You can only be a leader if you have followers. As mentioned above, the conductor is the only person involved in the performance who is not making a sound – the odd bit of grunting, heavy-breathing or singing along excepted! This creates an interesting relationship dynamic because whereas the ensemble can very possibly manage without you, the reverse is manifestly not the case!
Less experienced musicians need the conductor to teach them the music and make them play together, therefore there is a certain degree of authority by virtue of necessity. As the ensemble improves, so their reliance on the conductor in basic practical terms decreases. Professional orchestras can play almost any piece in the repertoire without the conductor. It might be a little scrappy in places, and it probably won’t be the most unanimous, coherent interpretation, but it will work. In this context, trust and respect are voluntary and the ensemble can choose to withhold them. If the conductor hasn’t been able to develop good relationships, he or she can easily end up not being in control of the performance. The concertmaster or leader can assume that role.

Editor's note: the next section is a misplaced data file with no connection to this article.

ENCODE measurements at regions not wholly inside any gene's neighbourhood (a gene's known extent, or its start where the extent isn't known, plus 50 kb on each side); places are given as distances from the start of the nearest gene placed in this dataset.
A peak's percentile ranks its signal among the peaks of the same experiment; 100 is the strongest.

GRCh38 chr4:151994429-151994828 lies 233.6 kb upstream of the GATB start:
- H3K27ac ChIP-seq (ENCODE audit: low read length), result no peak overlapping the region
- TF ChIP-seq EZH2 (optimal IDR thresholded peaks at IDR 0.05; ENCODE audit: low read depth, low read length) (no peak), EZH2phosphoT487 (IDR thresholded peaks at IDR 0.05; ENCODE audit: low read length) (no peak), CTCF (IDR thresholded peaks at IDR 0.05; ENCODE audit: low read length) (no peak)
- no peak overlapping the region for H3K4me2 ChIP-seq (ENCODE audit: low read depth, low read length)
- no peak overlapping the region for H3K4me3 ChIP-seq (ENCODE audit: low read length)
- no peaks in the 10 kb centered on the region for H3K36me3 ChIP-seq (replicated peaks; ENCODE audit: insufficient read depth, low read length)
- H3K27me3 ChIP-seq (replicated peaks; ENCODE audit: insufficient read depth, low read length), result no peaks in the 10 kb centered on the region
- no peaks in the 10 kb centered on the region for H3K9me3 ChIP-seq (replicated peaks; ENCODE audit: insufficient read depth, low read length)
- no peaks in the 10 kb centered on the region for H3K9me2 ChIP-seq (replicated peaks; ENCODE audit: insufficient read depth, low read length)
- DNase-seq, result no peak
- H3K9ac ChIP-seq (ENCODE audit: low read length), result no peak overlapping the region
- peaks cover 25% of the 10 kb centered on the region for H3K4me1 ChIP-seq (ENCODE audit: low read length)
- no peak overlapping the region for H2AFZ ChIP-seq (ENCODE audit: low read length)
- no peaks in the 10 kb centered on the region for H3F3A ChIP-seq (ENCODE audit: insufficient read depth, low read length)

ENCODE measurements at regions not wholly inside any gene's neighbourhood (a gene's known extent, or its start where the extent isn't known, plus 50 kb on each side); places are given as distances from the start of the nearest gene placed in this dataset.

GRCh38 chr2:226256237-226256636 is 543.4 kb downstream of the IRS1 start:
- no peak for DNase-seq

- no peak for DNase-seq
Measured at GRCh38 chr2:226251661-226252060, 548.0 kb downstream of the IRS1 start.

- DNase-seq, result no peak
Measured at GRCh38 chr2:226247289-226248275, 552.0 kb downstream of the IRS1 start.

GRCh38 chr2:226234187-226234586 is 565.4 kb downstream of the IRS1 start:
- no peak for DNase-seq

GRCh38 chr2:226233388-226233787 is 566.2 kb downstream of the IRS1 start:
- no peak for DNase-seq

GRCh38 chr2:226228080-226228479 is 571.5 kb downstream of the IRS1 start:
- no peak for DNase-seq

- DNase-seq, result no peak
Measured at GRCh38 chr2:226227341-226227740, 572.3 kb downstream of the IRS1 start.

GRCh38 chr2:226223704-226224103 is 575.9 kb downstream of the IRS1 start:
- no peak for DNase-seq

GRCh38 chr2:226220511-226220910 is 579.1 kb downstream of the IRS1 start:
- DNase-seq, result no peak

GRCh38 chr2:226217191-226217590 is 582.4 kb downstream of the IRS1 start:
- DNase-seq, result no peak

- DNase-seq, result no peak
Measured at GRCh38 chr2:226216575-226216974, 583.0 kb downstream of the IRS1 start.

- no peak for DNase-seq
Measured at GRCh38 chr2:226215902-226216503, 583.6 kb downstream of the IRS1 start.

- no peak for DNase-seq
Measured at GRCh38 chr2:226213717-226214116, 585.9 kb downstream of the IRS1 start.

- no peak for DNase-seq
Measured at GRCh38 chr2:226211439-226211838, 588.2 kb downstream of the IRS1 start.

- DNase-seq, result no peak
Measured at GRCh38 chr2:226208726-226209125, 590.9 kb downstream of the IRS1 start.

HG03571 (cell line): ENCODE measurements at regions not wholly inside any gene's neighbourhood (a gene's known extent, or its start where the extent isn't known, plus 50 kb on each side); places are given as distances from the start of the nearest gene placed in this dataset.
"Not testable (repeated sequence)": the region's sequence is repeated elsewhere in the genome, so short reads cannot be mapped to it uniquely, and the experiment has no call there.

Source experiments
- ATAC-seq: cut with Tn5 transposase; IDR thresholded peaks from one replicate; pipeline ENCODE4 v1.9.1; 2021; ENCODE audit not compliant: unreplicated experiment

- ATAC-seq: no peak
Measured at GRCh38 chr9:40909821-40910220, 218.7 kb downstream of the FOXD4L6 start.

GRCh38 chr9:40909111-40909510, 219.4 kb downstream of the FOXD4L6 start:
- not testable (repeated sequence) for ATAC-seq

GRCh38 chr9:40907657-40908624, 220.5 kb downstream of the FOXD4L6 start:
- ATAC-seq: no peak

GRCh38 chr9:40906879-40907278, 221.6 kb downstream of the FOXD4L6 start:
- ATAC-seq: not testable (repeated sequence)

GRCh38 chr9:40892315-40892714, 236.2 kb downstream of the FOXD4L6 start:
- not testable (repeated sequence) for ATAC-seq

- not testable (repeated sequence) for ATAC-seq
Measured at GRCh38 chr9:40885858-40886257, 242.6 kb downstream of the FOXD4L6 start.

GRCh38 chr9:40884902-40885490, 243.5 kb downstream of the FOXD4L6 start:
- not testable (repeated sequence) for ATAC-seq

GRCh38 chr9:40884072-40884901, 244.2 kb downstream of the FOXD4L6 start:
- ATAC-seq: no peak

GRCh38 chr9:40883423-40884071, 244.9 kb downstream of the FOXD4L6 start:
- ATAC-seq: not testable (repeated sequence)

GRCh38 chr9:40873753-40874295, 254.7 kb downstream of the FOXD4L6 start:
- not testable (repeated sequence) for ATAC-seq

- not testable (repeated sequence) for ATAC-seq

It is also very important to understand the complex hierarchy of relationships that can exist in ensembles of any kind or level. The concertmaster, leader, and section principals all have responsibility for certain aspects of how the ensemble functions and empowering those individuals can be hugely beneficial. As the conductor, we cannot solve everything so giving responsibility to others can only be positive. In a professional context, even if you are the chief conductor, you are probably only with the group for somewhere between a third and a half of their concerts. In that context, the concertmaster and section leaders may have more influence than you.